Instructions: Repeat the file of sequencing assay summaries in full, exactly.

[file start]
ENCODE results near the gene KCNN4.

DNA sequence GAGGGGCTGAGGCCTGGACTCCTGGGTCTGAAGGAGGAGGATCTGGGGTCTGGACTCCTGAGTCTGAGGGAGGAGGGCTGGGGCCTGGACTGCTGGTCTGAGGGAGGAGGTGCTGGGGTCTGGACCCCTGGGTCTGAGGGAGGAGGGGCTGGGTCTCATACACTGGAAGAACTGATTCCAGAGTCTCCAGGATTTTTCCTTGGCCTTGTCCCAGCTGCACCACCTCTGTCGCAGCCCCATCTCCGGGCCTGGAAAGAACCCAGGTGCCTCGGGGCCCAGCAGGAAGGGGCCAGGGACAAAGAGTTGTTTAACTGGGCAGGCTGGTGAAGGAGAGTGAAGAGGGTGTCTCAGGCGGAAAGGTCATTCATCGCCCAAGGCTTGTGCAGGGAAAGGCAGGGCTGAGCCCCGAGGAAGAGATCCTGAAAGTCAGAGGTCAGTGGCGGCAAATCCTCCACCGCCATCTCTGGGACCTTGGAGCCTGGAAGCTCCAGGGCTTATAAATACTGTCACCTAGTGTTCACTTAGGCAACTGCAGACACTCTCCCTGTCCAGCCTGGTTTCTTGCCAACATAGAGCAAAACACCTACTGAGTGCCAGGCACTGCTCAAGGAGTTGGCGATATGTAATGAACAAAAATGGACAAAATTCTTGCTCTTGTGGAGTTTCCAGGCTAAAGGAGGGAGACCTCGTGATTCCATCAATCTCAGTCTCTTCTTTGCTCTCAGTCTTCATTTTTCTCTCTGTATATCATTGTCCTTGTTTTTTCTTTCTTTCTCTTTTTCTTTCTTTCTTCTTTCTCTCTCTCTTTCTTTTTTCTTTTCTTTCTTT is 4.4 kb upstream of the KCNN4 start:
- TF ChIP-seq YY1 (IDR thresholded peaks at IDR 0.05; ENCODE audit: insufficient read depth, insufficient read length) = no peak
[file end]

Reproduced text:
ENCODE results near the gene KCNN4.

DNA sequence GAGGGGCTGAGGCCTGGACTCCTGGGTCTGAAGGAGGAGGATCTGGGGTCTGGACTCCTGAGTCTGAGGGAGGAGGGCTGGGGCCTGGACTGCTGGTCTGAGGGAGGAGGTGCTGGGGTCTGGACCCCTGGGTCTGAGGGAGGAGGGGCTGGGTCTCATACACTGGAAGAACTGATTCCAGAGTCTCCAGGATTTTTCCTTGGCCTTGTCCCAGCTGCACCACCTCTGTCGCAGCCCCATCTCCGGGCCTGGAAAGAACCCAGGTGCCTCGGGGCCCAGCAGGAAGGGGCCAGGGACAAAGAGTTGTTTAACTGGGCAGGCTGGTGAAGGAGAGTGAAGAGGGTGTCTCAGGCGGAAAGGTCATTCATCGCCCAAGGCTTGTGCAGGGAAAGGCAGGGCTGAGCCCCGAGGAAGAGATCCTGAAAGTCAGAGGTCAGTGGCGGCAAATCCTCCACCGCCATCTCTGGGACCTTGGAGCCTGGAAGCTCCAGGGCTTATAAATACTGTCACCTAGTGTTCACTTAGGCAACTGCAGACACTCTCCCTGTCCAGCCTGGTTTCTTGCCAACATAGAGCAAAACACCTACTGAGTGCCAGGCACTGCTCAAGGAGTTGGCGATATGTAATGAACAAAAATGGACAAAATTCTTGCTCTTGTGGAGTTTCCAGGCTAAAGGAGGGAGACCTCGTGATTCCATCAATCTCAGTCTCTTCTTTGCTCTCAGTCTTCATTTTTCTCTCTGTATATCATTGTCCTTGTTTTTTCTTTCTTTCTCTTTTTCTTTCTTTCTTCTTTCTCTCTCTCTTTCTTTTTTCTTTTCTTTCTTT is 4.4 kb upstream of the KCNN4 start:
- TF ChIP-seq YY1 (IDR thresholded peaks at IDR 0.05; ENCODE audit: insufficient read depth, insufficient read length) = no peak